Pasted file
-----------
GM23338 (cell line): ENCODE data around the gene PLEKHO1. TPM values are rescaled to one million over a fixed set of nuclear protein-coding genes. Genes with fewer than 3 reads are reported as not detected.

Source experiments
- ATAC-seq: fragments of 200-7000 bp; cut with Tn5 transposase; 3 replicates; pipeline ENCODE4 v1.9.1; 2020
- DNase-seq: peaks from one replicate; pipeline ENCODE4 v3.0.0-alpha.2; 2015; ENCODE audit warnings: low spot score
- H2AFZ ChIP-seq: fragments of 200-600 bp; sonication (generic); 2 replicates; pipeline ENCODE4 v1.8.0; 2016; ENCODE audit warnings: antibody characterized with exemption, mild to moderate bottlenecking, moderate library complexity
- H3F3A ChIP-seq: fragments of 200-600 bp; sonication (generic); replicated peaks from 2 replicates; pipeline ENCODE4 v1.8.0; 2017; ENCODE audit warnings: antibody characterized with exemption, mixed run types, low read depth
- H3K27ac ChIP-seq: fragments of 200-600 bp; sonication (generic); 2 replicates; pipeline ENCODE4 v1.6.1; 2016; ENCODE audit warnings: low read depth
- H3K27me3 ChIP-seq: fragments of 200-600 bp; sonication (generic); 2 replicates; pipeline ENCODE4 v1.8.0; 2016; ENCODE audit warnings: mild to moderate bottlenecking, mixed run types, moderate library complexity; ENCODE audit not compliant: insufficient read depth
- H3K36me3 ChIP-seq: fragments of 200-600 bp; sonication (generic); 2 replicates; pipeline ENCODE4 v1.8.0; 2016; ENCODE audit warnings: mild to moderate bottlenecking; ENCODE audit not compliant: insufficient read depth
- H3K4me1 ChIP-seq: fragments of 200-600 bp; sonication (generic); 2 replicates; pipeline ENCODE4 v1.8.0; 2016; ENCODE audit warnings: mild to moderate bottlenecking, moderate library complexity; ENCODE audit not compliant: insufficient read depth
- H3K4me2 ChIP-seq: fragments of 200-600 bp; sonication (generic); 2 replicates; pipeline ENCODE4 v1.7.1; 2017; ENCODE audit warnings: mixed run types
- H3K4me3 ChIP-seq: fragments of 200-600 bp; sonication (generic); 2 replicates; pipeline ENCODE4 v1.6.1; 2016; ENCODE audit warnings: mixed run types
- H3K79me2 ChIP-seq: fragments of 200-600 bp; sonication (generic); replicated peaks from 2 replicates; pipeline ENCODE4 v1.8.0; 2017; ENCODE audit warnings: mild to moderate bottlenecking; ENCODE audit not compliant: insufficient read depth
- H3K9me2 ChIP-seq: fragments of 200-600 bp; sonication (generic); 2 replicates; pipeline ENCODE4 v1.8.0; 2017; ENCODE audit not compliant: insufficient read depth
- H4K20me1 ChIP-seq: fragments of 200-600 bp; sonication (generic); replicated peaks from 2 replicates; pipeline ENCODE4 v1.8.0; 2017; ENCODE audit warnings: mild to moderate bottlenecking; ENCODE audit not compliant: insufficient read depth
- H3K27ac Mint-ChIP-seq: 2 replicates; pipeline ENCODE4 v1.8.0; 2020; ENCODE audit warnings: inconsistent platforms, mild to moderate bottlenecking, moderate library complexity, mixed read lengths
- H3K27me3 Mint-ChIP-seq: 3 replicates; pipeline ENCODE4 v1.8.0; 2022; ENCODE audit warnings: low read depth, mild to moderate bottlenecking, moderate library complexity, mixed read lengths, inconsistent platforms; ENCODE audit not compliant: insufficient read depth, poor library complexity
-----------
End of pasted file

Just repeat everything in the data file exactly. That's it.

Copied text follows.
GM23338 (cell line): ENCODE data around the gene PLEKHO1. TPM values are rescaled to one million over a fixed set of nuclear protein-coding genes. Genes with fewer than 3 reads are reported as not detected.

Source experiments
- ATAC-seq: fragments of 200-7000 bp; cut with Tn5 transposase; 3 replicates; pipeline ENCODE4 v1.9.1; 2020
- DNase-seq: peaks from one replicate; pipeline ENCODE4 v3.0.0-alpha.2; 2015; ENCODE audit warnings: low spot score
- H2AFZ ChIP-seq: fragments of 200-600 bp; sonication (generic); 2 replicates; pipeline ENCODE4 v1.8.0; 2016; ENCODE audit warnings: antibody characterized with exemption, mild to moderate bottlenecking, moderate library complexity
- H3F3A ChIP-seq: fragments of 200-600 bp; sonication (generic); replicated peaks from 2 replicates; pipeline ENCODE4 v1.8.0; 2017; ENCODE audit warnings: antibody characterized with exemption, mixed run types, low read depth
- H3K27ac ChIP-seq: fragments of 200-600 bp; sonication (generic); 2 replicates; pipeline ENCODE4 v1.6.1; 2016; ENCODE audit warnings: low read depth
- H3K27me3 ChIP-seq: fragments of 200-600 bp; sonication (generic); 2 replicates; pipeline ENCODE4 v1.8.0; 2016; ENCODE audit warnings: mild to moderate bottlenecking, mixed run types, moderate library complexity; ENCODE audit not compliant: insufficient read depth
- H3K36me3 ChIP-seq: fragments of 200-600 bp; sonication (generic); 2 replicates; pipeline ENCODE4 v1.8.0; 2016; ENCODE audit warnings: mild to moderate bottlenecking; ENCODE audit not compliant: insufficient read depth
- H3K4me1 ChIP-seq: fragments of 200-600 bp; sonication (generic); 2 replicates; pipeline ENCODE4 v1.8.0; 2016; ENCODE audit warnings: mild to moderate bottlenecking, moderate library complexity; ENCODE audit not compliant: insufficient read depth
- H3K4me2 ChIP-seq: fragments of 200-600 bp; sonication (generic); 2 replicates; pipeline ENCODE4 v1.7.1; 2017; ENCODE audit warnings: mixed run types
- H3K4me3 ChIP-seq: fragments of 200-600 bp; sonication (generic); 2 replicates; pipeline ENCODE4 v1.6.1; 2016; ENCODE audit warnings: mixed run types
- H3K79me2 ChIP-seq: fragments of 200-600 bp; sonication (generic); replicated peaks from 2 replicates; pipeline ENCODE4 v1.8.0; 2017; ENCODE audit warnings: mild to moderate bottlenecking; ENCODE audit not compliant: insufficient read depth
- H3K9me2 ChIP-seq: fragments of 200-600 bp; sonication (generic); 2 replicates; pipeline ENCODE4 v1.8.0; 2017; ENCODE audit not compliant: insufficient read depth
- H4K20me1 ChIP-seq: fragments of 200-600 bp; sonication (generic); replicated peaks from 2 replicates; pipeline ENCODE4 v1.8.0; 2017; ENCODE audit warnings: mild to moderate bottlenecking; ENCODE audit not compliant: insufficient read depth
- H3K27ac Mint-ChIP-seq: 2 replicates; pipeline ENCODE4 v1.8.0; 2020; ENCODE audit warnings: inconsistent platforms, mild to moderate bottlenecking, moderate library complexity, mixed read lengths
- H3K27me3 Mint-ChIP-seq: 3 replicates; pipeline ENCODE4 v1.8.0; 2022; ENCODE audit warnings: low read depth, mild to moderate bottlenecking, moderate library complexity, mixed read lengths, inconsistent platforms; ENCODE audit not compliant: insufficient read depth, poor library complexity